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Studies in the Astral Plane and nature of Man: "Elementals and Elementaries"

Apr 02, 2002 05:27 AM
by dalval14

Thursday, March 28, 2002

Re: Denizens of the astral Plane: ELEMENTALS

Dear Friends:

In our studies in the nature of the astral plane and the effect
they may have interactively on the human "astral body" let us
review together an article written y H P B on the "Elementals,"


[Note: The text below has been extracted from a letter by H P B
. D T B]



By H. P. Blavatsky

I PERCEIVE that of late the ostracized subject of the Kabalistic
"Elementaries" is beginning to appear in the orthodox
spiritualistic papers pretty often.

No wonder; Spiritualism and its Philosophy are progressing, and
they will progress despite the opposition of some very learned
ignoramuses, who imagine the Cosmos rotates within the academic

But if a new term is once admitted for discussion, the least we
can do is to first clearly ascertain what that term means. We
students of the Oriental Philosophy count it a clear gain that
spiritualistic journals on both sides of the Atlantic are
beginning to discuss the subject of sub-human and earth-bound
beings, even though they ridicule the idea. But do those who
ridicule know what they are talking about, having never studied
the Kabalistic writers?

It is evident to me that they are confounding the
"Elementaries"-disembodied, vicious, and earth-bound, yet human
Spirits-with the "Elementals," or Nature Spirits.

With your permission, then, I will answer an article by Dr.
Woldrich which appeared in your Journal of the 27th inst., and to
which the author gives the title of "Elementaries." I freely
admit that, owing to my imperfect knowledge of English at the
time I first wrote upon the Elementaries, I may have myself
contributed to the present confusion, and thus brought upon my
doomed head the wrath of Spiritualists, mediums, and their
"guides" into the bargain. But now I will attempt to make my
meaning clear.

Éliphas Lévi applies the term " Elementary" equally to
earth-bound human Spirits and to the creatures of the elements.
This carelessness on his part is due to the fact that as the
human Elementaries are considered by the Kabalists as having
irretrievably lost every chance of immortality, they therefore,
after a certain period of time, become no better than the
"Elementals," who never had any souls at all. To disentangle the
subject, I have, in my Isis Unveiled, shown that the former
should, alone, be called "Elementaries" and the latter
"Elementals" (vol. i. p. xxx. "Before the Veil").

Dr. Woldrich, in imitation of Herbert Spencer, attempts to
explain the existence of a popular belief in Nature Spirits,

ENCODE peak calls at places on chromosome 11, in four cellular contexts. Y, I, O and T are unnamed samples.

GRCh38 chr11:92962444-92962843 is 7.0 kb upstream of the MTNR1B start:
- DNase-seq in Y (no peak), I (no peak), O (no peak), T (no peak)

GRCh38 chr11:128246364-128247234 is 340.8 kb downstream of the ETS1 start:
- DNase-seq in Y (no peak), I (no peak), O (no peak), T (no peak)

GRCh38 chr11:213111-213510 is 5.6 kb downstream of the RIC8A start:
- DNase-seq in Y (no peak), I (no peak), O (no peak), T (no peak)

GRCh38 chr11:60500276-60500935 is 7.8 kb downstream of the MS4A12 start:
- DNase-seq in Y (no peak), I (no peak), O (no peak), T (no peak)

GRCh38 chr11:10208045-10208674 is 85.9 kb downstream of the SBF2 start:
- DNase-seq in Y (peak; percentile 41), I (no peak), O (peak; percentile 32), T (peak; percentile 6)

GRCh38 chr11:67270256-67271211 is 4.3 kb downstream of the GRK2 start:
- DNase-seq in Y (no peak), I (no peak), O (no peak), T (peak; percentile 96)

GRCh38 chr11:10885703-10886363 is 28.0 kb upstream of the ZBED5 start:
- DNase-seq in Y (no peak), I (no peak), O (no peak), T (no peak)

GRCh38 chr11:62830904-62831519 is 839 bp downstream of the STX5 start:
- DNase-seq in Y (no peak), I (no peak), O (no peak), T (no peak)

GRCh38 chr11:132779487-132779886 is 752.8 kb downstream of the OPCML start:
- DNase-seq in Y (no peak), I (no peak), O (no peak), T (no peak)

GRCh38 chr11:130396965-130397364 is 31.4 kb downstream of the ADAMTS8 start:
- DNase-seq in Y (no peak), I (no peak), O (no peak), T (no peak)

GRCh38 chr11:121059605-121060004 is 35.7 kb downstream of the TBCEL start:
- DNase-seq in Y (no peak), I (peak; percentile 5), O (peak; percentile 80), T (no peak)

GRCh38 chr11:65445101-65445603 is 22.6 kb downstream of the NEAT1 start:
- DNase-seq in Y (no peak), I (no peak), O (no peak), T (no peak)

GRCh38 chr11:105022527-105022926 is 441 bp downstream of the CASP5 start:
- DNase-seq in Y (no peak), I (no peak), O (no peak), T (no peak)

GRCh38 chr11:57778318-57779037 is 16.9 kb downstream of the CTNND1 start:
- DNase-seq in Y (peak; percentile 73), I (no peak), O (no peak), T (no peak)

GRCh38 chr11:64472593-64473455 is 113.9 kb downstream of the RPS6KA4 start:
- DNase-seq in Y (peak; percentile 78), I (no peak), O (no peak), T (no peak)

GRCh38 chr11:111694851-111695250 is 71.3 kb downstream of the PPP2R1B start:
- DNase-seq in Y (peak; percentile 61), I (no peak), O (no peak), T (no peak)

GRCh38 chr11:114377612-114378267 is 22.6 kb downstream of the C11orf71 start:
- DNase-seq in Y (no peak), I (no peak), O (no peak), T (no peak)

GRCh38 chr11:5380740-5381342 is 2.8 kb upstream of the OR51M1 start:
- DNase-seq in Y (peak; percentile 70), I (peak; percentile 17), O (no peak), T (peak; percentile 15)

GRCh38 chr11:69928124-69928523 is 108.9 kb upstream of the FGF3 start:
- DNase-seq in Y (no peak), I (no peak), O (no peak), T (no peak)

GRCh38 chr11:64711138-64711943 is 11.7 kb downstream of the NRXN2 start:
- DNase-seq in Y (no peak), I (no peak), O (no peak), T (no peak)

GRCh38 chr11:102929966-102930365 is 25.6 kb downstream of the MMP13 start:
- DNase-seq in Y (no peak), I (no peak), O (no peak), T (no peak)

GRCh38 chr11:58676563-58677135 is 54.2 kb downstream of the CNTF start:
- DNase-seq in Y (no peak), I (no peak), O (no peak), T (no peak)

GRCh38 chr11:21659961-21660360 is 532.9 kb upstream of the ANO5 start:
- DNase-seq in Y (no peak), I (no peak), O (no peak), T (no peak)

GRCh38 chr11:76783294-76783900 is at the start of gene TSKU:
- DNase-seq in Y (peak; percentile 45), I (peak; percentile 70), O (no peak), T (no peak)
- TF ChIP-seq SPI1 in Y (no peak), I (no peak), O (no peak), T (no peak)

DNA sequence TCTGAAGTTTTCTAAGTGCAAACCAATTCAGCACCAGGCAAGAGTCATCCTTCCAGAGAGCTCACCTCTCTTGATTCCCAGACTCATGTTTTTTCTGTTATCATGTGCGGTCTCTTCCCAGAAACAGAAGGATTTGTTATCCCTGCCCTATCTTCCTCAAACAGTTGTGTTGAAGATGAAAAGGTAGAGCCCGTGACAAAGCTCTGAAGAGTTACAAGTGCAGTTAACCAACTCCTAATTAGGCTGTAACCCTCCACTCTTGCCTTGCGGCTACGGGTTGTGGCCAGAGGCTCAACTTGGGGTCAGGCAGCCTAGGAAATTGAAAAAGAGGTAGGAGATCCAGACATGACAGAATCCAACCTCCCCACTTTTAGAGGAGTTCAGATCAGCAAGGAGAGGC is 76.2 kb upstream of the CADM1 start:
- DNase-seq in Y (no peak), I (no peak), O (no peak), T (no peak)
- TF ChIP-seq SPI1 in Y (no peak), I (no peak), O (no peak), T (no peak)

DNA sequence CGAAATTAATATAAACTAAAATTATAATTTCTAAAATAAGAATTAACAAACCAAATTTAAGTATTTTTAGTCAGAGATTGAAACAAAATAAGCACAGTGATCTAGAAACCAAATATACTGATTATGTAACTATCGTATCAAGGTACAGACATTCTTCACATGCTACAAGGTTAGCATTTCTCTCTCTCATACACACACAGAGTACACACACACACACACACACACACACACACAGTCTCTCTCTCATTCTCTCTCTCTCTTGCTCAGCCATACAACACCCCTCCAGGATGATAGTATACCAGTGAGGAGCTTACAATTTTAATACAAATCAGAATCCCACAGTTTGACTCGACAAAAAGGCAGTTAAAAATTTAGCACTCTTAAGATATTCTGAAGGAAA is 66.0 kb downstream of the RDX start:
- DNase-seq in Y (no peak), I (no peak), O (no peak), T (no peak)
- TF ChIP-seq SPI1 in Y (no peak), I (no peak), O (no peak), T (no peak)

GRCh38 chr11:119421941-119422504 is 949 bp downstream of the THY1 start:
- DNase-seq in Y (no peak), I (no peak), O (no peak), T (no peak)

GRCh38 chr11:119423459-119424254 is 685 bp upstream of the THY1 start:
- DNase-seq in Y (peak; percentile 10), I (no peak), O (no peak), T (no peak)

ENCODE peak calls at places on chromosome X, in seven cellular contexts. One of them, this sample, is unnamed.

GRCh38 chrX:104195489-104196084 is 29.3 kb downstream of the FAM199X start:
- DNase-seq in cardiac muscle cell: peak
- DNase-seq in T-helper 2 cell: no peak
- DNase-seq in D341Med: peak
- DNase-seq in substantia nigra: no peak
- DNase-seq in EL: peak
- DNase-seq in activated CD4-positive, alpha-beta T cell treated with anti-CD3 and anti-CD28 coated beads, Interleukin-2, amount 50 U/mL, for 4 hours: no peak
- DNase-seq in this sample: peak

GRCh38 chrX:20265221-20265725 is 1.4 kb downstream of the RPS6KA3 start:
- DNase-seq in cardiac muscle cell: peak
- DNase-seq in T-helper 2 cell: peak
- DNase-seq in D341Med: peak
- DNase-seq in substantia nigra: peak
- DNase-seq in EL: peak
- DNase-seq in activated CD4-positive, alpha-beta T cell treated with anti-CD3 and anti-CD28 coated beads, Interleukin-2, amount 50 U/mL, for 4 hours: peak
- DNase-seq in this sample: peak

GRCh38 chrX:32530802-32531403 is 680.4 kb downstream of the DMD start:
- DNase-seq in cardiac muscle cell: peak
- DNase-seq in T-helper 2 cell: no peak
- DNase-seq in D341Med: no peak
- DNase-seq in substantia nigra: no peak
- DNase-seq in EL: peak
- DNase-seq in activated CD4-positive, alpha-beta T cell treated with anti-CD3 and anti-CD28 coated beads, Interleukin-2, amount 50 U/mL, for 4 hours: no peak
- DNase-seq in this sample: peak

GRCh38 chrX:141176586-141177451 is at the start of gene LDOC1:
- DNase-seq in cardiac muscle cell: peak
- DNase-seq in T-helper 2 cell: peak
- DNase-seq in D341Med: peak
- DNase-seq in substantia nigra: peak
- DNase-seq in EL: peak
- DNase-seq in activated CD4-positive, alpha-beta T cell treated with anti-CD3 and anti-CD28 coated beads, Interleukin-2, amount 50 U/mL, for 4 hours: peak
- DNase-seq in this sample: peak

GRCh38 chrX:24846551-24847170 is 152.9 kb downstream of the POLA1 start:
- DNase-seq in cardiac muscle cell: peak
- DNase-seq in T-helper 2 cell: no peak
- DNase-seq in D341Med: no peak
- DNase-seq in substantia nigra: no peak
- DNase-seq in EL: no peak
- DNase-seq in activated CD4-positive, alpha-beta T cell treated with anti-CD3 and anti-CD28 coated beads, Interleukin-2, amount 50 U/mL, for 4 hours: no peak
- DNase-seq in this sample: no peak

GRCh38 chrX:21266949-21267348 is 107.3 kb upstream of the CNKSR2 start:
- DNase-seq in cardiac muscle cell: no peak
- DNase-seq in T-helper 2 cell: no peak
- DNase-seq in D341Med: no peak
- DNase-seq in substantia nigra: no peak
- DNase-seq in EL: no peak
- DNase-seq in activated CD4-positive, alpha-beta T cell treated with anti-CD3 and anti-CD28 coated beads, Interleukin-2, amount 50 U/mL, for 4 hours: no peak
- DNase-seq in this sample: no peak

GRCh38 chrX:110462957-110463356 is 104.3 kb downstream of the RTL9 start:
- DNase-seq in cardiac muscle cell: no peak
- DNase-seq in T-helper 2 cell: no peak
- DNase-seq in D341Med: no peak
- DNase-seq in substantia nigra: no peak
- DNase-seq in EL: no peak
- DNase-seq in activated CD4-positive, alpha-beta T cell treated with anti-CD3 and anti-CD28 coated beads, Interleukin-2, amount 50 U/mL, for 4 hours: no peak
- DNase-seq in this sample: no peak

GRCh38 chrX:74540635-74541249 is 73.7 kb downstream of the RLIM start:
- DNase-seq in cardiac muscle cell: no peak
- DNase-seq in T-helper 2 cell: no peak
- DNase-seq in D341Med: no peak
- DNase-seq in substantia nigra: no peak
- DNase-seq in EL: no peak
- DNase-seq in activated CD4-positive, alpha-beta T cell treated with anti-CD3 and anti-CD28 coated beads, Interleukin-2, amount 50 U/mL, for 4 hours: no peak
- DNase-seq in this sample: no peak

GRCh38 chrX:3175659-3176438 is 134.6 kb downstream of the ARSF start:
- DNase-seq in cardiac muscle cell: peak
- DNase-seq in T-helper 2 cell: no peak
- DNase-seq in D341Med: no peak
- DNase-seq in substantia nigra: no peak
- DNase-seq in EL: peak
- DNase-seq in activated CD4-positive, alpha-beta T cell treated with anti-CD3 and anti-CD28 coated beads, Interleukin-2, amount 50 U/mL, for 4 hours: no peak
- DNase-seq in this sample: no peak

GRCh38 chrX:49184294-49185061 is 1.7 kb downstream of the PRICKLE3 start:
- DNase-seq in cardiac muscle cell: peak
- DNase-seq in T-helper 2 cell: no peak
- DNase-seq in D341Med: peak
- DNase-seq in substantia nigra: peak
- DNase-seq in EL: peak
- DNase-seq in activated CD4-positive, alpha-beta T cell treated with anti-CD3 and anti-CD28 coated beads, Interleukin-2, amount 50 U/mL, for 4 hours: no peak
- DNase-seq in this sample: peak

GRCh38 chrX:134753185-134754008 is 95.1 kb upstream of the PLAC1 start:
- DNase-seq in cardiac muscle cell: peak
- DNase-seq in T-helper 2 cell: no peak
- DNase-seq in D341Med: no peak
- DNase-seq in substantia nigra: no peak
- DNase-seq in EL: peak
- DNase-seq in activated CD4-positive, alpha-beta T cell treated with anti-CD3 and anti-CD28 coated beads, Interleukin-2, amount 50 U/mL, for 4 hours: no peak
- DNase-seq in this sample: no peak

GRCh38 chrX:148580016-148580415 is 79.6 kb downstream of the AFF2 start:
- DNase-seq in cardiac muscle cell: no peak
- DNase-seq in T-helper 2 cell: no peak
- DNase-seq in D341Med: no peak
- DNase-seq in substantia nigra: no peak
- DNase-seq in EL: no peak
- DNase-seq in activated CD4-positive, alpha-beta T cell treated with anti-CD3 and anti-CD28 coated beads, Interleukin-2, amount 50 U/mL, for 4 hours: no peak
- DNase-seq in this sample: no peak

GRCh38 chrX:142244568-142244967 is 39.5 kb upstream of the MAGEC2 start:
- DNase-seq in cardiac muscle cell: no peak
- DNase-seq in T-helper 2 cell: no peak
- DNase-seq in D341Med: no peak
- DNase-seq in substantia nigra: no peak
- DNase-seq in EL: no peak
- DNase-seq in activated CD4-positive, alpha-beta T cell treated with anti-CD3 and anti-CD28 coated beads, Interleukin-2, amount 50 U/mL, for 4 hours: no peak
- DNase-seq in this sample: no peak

demons and mythological deities, as the effect of an imagination
untutored by Science, and wrought upon by misunderstood natural
phenomena. He attributes the legendary Sylphs, Undines,
Salamanders and Gnomes-four great families, which include
numberless sub-divisions-to mere fancy; going however to the
extreme of affirming that by long practice one can acquire.

That power which disembodied spirits have of materializing
apparitions by the will.
Granted that "disembodied Spirits" have sometimes that power; but
if disembodied why not embodied Spirits also, i.e., a yet living
person who has become an Adept in Occultism through study?
According to Dr. Woldrich's theory, an embodied Spirit or
Magician can create only subjectively, or to quote his words:

"He is in the habit of summoning, that is, bringing up to his
imagination, his familiar spirits, which, having responded to his
will, he considers as real existences."

I will not stop to enquire for the proofs of this assertion, for
it would only lead to an endless discussion.

If many thousands of Spiritualists in Europe and America have
seen materialized objective forms which assure them they were the
Spirits of once living persons, millions of Eastern people
throughout the past ages have seen the Hierophants of the
Temples, and even now see them in India, without being in the
least mediums, also evoking objective and tangible forms, which
display no pretensions to being the souls of disembodied men. But
I will only remark that, though subjective and invisible to
others, as Dr. Woldrich tells us, these forms are palpable, hence
objective to the clairvoyant; no scientist has yet mastered the
mysteries of even the physical sciences sufficiently to enable
him to contradict, with anything like plausible or
incontrovertible proofs, the assumption that because the
clairvoyant sees a form remaining subjective to others, this form
is nevertheless neither a "hallucination" nor a fiction of the

Were the persons present endowed with the same clairvoyant
faculty, they would every one of them see this creature of
"hallucination" as well; hence there would be sufficient proof
that it had an objective existence.

And this is how the experiments are conducted in certain
psychological training schools, as I call such establishments in
the East. One clairvoyant is never trusted. The person may be
honest, truthful, and have the greatest desire to learn only that
which is real, and yet mix the truth unconsciously and accept an
Elemental for a disembodied Spirit, and vice versâ.

For instance, what guarantee can Dr. Woldrich give us that "Hoki"
and "Thalla," the guides of Miss May Shaw, were not simply
creatures produced by the power of the imagination? This
gentleman may have the word of his clairvoyant for this; he may
implicitly and very deservedly trust her honesty when in her
normal state; but the fact alone that a medium is a passive and
docile instrument in the hands of some invisible and mysterious
powers, ought to make her irresponsible in the eyes of every
serious investigator.

It is the Spirit, or these invisible powers, he has to test, not
the clairvoyant; and what proof has he of their trustworthiness
that he should think himself warranted in coming out as the
opponent of a Philosophy based on thousands of years of practical
experience, the iconoclast of experiments performed by whole
generations of learned Egyptians, Hierophants, Gurus, Brâhmans,
Adepts of the Sanctuaries, and a whole host of more or less
learned Kabalists, who were all trained Seers?

Such an accusation, moreover, is dangerous ground for the
Spiritualists themselves. Admit once that a Magician creates his
forms only in fancy, and as a result of hallucination, and what
becomes of all the guides, spirit friends and the tutti quanti
from the sweet "Summer Land," crowding around the trance mediums
and Seers? Why these would-be disembodied entities are to be
considered more identified with humanity than the Elementals, or
as Dr. Woldrich terms them, "Elementaries," of the Magician, is